Everyone loves Wi-Fi. But as Wi-Fi use has grown, complaints have gone up. There’s constant carping from Amtrak riders about the service’s Wi-Fi. People on airplanes moan about the high costs or the slow connections. The tweets about crappy hotel Wi-Fi would fill a book.
Sure, more users mean more chances for a bad experience, but what’s happening here goes beyond that. As Wi-Fi expands into ever more unlikely places such as planes or trains, consumers are hopping online and then hopping off in irritation because the connection is expensive and it sucks. The problem is all Wi-Fi is not equal, and the industry and providers of Wi-Fi networks have so far done a poor job trying to explain that to the average consumer.
That has to change, and the Wi-Fi Alliance’s Sarah Morris, a senior marketing manager, says the organization’s members are thinking about the problem. She told me that most of the organization’s service provider members are focused on it because they are offering carrier-supported networks to offload traffic from the cellular networks, and they need the experience to be good because it’s part of the service they offer.
Companies like AT&T, Cablevision and Time Warner Cable are used to proving access technologies. But what about hotels, doctor’s offices or shopping malls? In some cases they might contract with a service provider and let them worry about the network, but in others consumers are left to stew. While I can’t improve everyone’s Wi-Fi experience outside of their home or office, I can offer some insights about the technology that might explain why your Wi-Fi is wimping out.
What makes Wi-Fi wonky?
Your home Wi-Fi connection is likely a wonderful experience. It’s fixed, you only share it with a few people and you probably have your router plugged into a cable, DSL or fiber line capable of delivering decent speeds. But when you log onto an airport network (or worse, an airplane network) all that changes. And consumers need to understand what’s changed and why their Wi-Fi experience is different. Here are the basics:
Backhaul: For most Wi-Fi is their access to the internet, but it’s actually just a radio technology that moves information over the air. New Wi-Fi Direct standards, for example, can create networks without ever having a connection back to the web. And that connection back to the web is a huge factor in your Wi-Fi experience. For example, hotel Wi-Fi is one of the banes of traveling and that’s generally because one hotel might have only a 100 Mbps pipe connecting it to the Internet or sometimes even a few T-1 circuits that offer 1.5 Mbps.
Density: Your in-home Wi-Fi is probably pretty good unless your teenager is deep into an online game while you’re trying to stream Netflix in HD, but the more people you add to a network — even if those people are just checking their Facebook page — the worse the network will perform. And if you cram a lot of people into a small space you have to deal with interference as well. So this is why Wi-Fi on planes, stadiums and other places with shared connections can be dodgy, although a managed network with many access points can help mitigate some of those problems.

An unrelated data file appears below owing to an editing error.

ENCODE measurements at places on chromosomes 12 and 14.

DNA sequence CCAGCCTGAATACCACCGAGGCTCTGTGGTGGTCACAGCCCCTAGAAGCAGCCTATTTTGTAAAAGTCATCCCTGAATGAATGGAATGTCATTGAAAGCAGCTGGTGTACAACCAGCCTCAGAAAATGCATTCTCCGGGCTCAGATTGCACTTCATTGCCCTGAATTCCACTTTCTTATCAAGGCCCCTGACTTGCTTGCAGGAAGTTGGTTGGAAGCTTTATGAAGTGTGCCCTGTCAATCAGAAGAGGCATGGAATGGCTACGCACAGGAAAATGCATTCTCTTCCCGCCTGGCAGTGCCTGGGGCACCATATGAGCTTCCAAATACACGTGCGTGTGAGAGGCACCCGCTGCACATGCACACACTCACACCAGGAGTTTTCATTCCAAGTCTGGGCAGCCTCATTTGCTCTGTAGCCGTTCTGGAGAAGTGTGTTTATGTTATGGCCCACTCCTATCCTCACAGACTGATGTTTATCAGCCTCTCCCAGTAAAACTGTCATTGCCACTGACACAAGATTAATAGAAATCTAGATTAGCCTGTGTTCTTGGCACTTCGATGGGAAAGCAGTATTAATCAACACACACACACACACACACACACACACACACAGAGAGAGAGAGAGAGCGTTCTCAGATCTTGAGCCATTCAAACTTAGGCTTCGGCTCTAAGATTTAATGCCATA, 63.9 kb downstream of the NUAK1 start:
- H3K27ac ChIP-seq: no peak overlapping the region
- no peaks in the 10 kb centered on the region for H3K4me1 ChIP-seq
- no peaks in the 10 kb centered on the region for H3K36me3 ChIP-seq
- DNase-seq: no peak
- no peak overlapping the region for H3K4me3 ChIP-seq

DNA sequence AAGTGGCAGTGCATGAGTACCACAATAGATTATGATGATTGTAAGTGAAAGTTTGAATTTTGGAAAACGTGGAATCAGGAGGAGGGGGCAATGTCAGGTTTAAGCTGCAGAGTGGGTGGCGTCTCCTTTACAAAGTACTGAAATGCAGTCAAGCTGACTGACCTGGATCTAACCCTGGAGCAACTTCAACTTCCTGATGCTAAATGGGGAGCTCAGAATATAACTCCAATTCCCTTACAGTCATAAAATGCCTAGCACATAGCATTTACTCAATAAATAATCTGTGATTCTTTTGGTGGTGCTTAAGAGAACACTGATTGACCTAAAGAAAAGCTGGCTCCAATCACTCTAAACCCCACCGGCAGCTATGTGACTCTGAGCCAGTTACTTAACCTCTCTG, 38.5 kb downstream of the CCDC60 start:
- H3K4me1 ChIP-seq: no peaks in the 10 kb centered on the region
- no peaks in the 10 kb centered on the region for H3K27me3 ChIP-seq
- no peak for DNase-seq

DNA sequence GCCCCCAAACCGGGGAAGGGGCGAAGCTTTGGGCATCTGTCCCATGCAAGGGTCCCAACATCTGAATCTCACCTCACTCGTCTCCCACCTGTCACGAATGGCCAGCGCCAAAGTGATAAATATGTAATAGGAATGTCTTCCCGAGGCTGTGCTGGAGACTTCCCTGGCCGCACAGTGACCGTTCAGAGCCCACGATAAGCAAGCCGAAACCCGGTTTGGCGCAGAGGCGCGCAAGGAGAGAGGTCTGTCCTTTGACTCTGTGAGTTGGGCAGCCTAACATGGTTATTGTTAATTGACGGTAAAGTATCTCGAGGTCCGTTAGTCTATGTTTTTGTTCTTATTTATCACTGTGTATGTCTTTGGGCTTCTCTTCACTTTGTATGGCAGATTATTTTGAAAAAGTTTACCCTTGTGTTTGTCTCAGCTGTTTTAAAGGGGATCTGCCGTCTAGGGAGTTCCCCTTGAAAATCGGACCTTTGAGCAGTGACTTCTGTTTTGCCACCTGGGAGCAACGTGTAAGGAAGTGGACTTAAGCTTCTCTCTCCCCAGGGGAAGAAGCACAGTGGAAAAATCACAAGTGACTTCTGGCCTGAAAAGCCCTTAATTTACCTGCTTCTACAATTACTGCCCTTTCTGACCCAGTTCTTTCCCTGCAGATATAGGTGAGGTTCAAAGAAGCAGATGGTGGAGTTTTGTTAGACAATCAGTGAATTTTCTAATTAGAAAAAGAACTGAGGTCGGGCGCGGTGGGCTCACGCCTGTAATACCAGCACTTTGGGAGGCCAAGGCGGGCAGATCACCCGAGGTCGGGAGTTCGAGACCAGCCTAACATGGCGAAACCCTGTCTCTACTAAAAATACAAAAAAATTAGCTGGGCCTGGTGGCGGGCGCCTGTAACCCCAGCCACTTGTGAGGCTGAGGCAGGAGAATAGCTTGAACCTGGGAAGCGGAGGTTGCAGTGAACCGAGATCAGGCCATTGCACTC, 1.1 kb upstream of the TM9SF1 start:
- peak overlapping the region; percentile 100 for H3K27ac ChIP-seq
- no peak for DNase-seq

Movement: Wi-Fi connectivity is designed for fixed access, meaning the radios stay put. You can move around within a hotspot, but unlike cellular technology that is designed for the user to be moving even at speeds of 80 miles per hour, when you try to jump from hot spot to hot spot problems occur. That’s why Wi-Fi networks on Amtrak and some planes use cellular or cellular-inspired networks.
Device: Newer phones and tablets are supporting a dual-mode Wi-Fi radio, which means they can hop from the 2.4 Ghz band to the 5 GHz band. This matters for laptop users, whose machines have had this functionality for a while. When one band got crowded, the laptop would hop to the other, but now with phones like the latest iPhone that have dual-band support, you may hop to another band only to find a bunch of other users.
Put it all together and what do you get?
Given these constraints, it hopefully makes a little more sense when you can’t download a movie while on Amtrak or your Facebook video keeps buffering as you surf on the jetway. Unfortunately, with so many variables, there’s not a lot that the Wi-Fi Alliance or even the hot spot provider can always do. If there’s a business case for faster backhaul and a better managed network, the provider will make it happen. But in places like a doctor’s office or free hotel Wi-Fi where that economic incentive isn’t always clear, they may not. And for crowded planes and trains, the solution may just be for users to grin and bear it.